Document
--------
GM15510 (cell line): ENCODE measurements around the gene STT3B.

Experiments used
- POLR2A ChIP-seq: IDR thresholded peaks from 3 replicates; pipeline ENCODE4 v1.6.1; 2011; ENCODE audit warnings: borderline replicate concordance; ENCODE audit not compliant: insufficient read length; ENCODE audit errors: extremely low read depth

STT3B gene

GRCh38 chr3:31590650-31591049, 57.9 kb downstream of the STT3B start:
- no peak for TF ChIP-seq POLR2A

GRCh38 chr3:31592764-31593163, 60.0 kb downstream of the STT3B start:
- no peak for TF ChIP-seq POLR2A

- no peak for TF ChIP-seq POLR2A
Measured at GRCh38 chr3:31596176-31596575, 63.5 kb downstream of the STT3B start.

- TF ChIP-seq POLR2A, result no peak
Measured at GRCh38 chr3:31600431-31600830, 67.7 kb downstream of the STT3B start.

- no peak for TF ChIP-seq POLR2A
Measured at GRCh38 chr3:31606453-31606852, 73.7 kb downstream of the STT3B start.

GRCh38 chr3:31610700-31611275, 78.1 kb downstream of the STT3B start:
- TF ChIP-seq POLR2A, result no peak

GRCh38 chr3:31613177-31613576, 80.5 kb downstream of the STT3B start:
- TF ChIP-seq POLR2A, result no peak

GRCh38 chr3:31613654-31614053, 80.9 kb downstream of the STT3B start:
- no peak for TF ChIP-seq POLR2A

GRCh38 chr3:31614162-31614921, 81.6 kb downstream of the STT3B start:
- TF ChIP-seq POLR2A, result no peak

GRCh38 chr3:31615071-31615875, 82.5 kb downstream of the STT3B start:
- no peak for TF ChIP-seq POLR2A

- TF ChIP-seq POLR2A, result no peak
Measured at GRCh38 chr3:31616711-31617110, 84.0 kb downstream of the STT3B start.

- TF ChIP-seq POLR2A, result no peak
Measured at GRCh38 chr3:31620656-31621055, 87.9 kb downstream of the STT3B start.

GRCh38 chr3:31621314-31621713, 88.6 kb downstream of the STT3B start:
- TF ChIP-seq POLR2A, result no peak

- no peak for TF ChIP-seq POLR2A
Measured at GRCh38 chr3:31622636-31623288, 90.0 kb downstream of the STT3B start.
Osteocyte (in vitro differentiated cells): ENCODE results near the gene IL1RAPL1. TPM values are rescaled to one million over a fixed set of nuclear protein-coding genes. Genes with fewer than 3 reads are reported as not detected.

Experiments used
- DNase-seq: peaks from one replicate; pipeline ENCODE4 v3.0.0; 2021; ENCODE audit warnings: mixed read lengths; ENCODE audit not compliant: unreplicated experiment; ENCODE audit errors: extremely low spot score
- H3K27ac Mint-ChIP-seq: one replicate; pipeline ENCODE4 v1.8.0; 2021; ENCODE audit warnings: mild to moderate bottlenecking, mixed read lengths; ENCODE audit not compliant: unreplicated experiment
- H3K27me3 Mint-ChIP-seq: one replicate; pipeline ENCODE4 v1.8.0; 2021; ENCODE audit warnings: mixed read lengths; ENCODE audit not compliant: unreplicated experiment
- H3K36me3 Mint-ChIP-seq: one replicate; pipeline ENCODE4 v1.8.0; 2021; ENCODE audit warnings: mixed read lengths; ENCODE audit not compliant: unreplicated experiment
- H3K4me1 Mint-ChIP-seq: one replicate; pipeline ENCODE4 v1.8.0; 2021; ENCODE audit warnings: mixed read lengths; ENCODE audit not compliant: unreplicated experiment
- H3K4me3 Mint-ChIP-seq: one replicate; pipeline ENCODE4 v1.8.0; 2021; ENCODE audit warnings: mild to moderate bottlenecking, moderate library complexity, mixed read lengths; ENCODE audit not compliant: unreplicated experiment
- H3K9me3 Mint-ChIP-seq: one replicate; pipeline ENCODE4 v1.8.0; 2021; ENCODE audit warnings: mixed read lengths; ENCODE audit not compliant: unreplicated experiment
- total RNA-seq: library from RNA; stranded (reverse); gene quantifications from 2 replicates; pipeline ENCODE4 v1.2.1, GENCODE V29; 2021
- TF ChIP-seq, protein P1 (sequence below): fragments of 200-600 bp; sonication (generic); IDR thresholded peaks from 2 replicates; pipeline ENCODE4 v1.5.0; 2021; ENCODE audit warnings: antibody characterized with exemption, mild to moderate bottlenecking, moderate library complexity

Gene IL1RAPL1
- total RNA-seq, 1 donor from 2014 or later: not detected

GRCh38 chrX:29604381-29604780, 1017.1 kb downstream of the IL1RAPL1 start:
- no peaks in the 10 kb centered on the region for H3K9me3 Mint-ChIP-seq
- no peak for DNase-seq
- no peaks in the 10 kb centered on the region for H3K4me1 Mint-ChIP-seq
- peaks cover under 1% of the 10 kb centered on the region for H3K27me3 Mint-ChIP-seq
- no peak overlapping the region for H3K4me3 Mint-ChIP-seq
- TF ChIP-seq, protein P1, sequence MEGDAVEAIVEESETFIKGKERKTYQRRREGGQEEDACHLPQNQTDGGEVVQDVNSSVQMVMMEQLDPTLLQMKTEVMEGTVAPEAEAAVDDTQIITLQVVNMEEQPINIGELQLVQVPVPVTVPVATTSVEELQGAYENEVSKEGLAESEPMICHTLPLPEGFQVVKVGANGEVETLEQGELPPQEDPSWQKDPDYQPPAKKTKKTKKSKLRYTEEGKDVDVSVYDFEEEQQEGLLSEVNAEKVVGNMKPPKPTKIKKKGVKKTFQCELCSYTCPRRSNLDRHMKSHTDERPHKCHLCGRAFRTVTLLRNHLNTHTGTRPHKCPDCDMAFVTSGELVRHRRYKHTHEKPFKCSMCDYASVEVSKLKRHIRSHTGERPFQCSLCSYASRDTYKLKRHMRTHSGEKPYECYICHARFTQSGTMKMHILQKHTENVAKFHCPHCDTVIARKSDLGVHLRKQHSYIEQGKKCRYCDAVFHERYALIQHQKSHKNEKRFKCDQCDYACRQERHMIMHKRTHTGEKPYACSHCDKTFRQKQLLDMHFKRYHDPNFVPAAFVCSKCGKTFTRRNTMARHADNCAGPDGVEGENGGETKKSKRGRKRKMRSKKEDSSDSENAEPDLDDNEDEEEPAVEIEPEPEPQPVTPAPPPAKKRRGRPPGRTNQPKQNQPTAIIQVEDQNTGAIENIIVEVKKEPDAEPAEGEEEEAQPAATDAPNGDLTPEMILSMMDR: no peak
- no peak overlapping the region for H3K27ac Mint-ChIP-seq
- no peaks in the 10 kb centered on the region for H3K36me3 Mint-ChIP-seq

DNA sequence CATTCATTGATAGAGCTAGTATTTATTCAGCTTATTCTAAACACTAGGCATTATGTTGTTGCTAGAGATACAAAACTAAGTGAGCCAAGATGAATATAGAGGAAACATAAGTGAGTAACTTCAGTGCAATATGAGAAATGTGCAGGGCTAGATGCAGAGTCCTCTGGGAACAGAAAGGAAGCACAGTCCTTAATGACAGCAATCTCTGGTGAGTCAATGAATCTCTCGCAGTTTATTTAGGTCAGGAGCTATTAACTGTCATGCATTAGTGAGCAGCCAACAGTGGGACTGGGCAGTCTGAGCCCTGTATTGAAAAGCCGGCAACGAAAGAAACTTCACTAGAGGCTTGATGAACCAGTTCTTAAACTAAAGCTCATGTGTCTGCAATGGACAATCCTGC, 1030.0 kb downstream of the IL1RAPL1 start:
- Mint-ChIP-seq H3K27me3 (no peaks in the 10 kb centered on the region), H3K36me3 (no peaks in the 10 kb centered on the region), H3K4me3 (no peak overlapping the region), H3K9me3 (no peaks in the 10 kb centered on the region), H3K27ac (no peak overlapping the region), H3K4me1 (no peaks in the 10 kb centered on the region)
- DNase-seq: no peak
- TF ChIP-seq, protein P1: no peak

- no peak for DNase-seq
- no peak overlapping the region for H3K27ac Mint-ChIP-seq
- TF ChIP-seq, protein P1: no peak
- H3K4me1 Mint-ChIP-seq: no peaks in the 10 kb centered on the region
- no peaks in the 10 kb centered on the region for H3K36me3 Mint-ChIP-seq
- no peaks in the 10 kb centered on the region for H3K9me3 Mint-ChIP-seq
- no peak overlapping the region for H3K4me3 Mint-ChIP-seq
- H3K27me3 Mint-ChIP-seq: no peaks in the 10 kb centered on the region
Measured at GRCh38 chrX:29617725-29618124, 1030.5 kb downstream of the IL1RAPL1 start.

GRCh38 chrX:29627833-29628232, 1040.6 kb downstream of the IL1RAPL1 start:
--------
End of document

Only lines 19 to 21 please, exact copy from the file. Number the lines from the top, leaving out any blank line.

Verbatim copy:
GRCh38 chr3:31613654-31614053, 80.9 kb downstream of the STT3B start:
- no peak for TF ChIP-seq POLR2A

GRCh38 chr3:31614162-31614921, 81.6 kb downstream of the STT3B start: